Part One of Three
Editor's note. I'd appreciate
hearing from you at
I wish to thank all of you who
wrote in response to our three-part tribute to
pro-life champion Fr. Richard John Neuhaus, who
died yesterday. As promised, there is more to
say about the author of many books and the
editor in chief of the prestigious magazine,
"First Things" in Part Two. In addition Part
Three is the speech Fr. Neuhaus delivered at the
July 2008 NRLC national convention.
As I first listened to and
then later re-read Fr. Neuhaus' remarks, the
rhetorical chord that rang out to me was, "We
shall not weary, we shall not rest." A student
of politics, he understood that electoral
victories inevitably are followed by defeats.
It's what you do with the ebbs and flows that
matters. (This speech was delivered, of course,
before the setbacks in the October election.)
You can get discouraged, as a
piece that appears yesterday on the
Christianitytoday.com website does. Or you draw
strength and calm assurance from Neuhaus'
long-view approach: "The pro-life movement that
began in the 20th century laid the foundation
for the pro-life movement of the 21st century,"
adding, "We have been at this a long time, and
we are just getting started."
The headline of the CT piece
is "Battle Fatigue," and the subhead is,
"Abortion opponents head into Obama presidency
after big losses." The latter is unquestionably
true, the former, in my judgment, is just as
unquestionably false. (Before I go any further I
should note that I have read CT since the 1970s
and have learned a great deal from this
evangelical flagship. But it is flat-out wrong
in this particular instance.)
The article begins by quoting
President-elect Barack Obama's promise to
Planned Parenthood's political arm that the
first thing he'd do as President "is sign the
Freedom of Choice Act." Quite correctly FOCA is
described as a measure that "would remove almost
all state and federal restrictions on abortion."
However, to that the author
adds, "But observers wonder if the anti-abortion
movement has enough life in it to successfully
fight the legislation or similar measures,"
based on Obama's election and pro-life losses in
several state initiatives. That's quite a
statement. Let's start by asking who are the
The first two are a
pro-abortion author who argues there is
"abortion fatigue" among the "populace," and a
sociologist who argues the buzz now is over the
battle to redefine marriage. Not exactly
overwhelmingly weighty. Let me offer a couple of
First, to reiterate, none of
us is naive enough to believe there would ever
be a straight-line progression to victory. We
took a shellacking in the congressional
elections, but we will come back strong just as
we have many times before. And Obama's victory
was greased by concerns over a very dicey
economy, not his full-bore support for abortion,
which he kept under wraps except when joking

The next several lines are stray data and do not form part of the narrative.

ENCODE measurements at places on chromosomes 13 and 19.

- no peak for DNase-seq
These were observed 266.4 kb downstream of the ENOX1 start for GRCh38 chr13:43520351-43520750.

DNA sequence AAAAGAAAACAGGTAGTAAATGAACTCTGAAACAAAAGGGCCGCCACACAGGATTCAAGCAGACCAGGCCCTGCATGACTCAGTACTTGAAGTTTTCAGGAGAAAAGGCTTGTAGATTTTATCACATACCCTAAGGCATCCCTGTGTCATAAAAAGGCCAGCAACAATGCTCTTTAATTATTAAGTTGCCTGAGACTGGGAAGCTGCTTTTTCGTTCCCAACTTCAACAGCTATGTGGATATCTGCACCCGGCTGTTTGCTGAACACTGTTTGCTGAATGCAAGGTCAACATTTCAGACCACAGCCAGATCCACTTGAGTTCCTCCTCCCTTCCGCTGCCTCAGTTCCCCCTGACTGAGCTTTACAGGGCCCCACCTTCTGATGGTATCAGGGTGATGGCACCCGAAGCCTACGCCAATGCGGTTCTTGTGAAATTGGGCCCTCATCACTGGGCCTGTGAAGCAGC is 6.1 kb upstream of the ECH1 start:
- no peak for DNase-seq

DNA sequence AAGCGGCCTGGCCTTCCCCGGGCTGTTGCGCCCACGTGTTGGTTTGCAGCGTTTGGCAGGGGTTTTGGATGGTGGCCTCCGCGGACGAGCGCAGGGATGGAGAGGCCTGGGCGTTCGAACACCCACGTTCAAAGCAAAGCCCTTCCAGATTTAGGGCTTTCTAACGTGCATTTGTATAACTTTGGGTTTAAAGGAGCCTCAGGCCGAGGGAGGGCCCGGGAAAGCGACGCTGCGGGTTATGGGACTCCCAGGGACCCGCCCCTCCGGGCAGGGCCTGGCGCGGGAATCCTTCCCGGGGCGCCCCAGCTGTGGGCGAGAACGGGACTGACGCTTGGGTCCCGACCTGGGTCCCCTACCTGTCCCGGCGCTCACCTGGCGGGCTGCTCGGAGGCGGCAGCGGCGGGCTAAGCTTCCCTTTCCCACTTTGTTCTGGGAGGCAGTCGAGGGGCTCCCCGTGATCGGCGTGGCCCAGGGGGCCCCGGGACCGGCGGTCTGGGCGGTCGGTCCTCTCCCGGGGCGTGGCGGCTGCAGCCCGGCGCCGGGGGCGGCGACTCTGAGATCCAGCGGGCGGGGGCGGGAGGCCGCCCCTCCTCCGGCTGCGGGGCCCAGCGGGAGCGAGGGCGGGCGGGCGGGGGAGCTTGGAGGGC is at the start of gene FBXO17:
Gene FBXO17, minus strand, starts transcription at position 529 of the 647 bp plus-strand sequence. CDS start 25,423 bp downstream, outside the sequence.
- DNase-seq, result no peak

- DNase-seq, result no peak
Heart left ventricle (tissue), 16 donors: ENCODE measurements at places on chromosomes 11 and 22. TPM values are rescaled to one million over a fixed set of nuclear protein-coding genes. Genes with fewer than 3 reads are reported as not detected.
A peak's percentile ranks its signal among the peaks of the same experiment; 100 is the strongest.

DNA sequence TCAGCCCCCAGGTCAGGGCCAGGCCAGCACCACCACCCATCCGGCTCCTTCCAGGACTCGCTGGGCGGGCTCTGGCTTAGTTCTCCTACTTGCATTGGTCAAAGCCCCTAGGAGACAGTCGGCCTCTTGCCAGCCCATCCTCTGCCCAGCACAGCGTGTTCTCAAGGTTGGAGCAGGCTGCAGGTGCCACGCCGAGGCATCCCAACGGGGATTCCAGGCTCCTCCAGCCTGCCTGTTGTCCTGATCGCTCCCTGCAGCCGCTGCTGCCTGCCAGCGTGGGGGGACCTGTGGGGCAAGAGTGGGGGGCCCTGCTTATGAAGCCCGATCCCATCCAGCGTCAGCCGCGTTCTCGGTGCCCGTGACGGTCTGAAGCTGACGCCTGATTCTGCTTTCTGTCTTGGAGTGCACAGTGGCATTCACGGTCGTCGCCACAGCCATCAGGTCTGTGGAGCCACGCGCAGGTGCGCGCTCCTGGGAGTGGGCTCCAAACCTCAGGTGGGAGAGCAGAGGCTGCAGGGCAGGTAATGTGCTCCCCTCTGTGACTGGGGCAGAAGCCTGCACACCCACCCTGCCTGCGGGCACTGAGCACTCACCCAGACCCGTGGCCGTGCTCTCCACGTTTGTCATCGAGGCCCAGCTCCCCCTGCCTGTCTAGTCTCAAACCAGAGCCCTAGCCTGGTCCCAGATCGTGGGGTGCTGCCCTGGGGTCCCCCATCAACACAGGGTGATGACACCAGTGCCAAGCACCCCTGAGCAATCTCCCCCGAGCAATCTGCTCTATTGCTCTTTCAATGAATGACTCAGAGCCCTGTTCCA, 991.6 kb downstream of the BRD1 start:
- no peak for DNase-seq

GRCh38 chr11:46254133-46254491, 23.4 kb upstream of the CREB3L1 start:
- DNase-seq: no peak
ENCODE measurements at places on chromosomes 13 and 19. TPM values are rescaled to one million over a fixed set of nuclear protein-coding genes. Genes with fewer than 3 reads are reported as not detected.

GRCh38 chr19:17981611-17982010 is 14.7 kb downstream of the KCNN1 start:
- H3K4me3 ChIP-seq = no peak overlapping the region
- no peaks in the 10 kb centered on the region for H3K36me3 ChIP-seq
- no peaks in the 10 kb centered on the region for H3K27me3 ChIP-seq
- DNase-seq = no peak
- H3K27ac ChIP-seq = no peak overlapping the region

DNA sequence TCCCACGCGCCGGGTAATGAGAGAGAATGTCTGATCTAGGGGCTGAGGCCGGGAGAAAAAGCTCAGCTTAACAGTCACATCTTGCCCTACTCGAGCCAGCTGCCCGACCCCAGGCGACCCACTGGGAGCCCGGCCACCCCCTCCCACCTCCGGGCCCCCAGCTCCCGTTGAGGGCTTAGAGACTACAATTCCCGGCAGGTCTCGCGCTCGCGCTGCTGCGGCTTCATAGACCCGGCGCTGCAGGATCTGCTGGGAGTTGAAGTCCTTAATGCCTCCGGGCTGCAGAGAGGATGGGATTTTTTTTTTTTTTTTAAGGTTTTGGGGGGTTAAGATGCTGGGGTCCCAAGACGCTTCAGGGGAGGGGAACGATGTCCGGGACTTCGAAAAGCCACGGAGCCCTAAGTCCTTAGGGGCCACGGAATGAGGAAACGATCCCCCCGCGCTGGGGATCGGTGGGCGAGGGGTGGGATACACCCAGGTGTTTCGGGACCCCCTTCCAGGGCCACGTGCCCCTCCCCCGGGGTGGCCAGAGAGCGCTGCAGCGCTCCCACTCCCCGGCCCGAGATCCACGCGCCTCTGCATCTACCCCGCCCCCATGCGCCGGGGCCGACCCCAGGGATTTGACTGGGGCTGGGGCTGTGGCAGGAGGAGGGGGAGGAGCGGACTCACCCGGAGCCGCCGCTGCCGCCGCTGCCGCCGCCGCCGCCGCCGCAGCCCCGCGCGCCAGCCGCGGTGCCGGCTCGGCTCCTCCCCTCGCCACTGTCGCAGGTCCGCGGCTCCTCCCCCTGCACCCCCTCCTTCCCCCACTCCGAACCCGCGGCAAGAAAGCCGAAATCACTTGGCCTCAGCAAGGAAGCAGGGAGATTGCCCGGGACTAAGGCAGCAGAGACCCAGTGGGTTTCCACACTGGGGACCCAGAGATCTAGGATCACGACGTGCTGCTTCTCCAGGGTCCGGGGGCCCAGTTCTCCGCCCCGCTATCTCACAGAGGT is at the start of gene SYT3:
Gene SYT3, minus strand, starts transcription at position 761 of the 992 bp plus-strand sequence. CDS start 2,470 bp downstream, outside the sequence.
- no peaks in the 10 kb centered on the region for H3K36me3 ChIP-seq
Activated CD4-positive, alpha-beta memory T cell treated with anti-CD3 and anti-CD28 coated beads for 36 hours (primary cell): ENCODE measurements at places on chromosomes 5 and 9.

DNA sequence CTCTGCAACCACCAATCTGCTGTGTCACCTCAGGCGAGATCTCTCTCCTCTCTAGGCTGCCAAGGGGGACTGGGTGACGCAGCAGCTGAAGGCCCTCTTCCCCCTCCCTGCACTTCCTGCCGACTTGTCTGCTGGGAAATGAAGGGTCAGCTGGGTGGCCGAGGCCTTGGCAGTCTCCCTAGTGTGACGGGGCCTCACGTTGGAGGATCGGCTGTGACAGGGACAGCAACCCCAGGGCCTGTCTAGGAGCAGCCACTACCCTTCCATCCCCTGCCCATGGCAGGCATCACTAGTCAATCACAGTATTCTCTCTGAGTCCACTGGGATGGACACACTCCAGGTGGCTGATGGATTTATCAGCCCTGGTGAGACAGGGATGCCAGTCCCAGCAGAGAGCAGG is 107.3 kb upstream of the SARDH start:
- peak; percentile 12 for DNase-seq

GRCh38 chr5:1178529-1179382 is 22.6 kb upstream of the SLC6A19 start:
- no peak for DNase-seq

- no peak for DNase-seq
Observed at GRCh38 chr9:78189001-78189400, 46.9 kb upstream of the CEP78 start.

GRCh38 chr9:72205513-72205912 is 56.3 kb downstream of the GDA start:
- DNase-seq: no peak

around with his buddies at places like PPFA.
Second, the CT story discounts
the fact that young evangelicals are even more
pro-life than their pro-life elders. Why?
Supposedly because they don't "have the same
fire in the belly about the issue that older
evangelicals have had." That is not my
experience, not my experience at all.
and/or Catholic--understand the abortion issue
in a more personal way than many of us who are
older never did. They are, in Derrick Jones's
words, the "Abortion Generation," or the "Roe
Generation"--alive when they could easily have
been aborted. Virtually everyone knows someone
whose life has been devastated by an abortion.
Abortion is not an abstraction to young people.
It is a tragedy visited on many of their friends
Third, the author of the piece
makes this statement: "In 2005, 19.4 per 1,000
women had an abortion, according to the
Guttmacher Institute, but the number--1.2
million in 2005--has stayed relatively the same
since the 1970s."
This is seriously misleading.
What happened, as you well
know, is that abortions skyrocketed after Roe
until they hit 1.5 million in 1980. And they
stayed above 1.5 million throughout the 1980s
and then peaked at 1.6 million in 1990. But that
number has dropped by a quarter since. Why?
Because of the cumulative
efforts of legislation such as parental
involvement, right to know laws, and waiting
periods which began to be put in place in
various states through the 1980s and 1990s; a
broad increase in basic public knowledge about
the unborn as ultrasound and other medial
technologies have proliferated; and the impact
of pregnancy care centers offering alternatives.
It is true that the number of
abortions is about the same as it was in the
early years after Roe. But it is also true, as
was demonstrated visually in a graph that
appears in the January issue of NRL News, had
these rates and ratios not dropped (thanks to
pro-life initiatives), another nine million
babies would have been lost.
But the worse part of the
article, for me, is the ending. Although we
supposedly are "fatigued," and thus probably
unable to fight pro-abortion initiatives in
Congress, we do have a fallback: we can place
our hope in the generosity of….Barack Obama.
Well, thanks but no thanks. As
we have demonstrated a hundred times, Barack
Obama has no more interest in decreasing the
number of abortions than I do in increasing
And in case you didn't order
additional copies of the January issue--"Stop
Obama's Abortion Agenda"--you can call us at
202-626-8828 or go to
Part Two --
"Our Great, Good
Friend is Gone"
Part Three --
“We Shall Not Weary, We Shall Not Rest”